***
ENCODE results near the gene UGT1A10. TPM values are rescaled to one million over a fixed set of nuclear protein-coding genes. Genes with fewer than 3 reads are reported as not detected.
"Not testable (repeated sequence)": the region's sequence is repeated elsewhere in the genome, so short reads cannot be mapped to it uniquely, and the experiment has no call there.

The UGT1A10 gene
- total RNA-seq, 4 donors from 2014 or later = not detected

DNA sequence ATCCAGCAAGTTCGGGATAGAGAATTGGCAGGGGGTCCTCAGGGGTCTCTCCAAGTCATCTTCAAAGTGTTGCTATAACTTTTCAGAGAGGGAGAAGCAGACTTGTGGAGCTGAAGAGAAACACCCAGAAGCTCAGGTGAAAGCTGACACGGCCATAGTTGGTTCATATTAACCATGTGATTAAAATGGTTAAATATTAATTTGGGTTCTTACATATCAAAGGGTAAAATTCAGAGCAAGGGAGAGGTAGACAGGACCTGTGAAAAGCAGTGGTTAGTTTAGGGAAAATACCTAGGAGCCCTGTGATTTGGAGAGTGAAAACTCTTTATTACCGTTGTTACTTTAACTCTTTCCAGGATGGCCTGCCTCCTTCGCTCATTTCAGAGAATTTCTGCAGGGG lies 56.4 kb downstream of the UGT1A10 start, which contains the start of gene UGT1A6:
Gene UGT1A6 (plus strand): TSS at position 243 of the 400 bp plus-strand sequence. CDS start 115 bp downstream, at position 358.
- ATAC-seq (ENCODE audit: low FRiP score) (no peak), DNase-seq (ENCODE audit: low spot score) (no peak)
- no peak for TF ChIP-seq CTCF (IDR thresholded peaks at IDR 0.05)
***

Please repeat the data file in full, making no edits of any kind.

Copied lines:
ENCODE results near the gene UGT1A10. TPM values are rescaled to one million over a fixed set of nuclear protein-coding genes. Genes with fewer than 3 reads are reported as not detected.
"Not testable (repeated sequence)": the region's sequence is repeated elsewhere in the genome, so short reads cannot be mapped to it uniquely, and the experiment has no call there.

The UGT1A10 gene
- total RNA-seq, 4 donors from 2014 or later = not detected

DNA sequence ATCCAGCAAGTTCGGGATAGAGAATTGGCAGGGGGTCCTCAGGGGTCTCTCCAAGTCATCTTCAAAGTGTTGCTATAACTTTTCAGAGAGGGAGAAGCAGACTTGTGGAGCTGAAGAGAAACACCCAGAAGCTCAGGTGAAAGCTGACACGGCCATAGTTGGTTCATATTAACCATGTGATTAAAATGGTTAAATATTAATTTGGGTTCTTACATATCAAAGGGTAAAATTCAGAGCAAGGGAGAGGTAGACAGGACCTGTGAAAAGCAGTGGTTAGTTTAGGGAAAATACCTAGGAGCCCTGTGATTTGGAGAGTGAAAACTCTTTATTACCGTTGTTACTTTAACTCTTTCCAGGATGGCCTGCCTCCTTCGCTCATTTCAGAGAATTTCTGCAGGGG lies 56.4 kb downstream of the UGT1A10 start, which contains the start of gene UGT1A6:
Gene UGT1A6 (plus strand): TSS at position 243 of the 400 bp plus-strand sequence. CDS start 115 bp downstream, at position 358.
- ATAC-seq (ENCODE audit: low FRiP score) (no peak), DNase-seq (ENCODE audit: low spot score) (no peak)
- no peak for TF ChIP-seq CTCF (IDR thresholded peaks at IDR 0.05)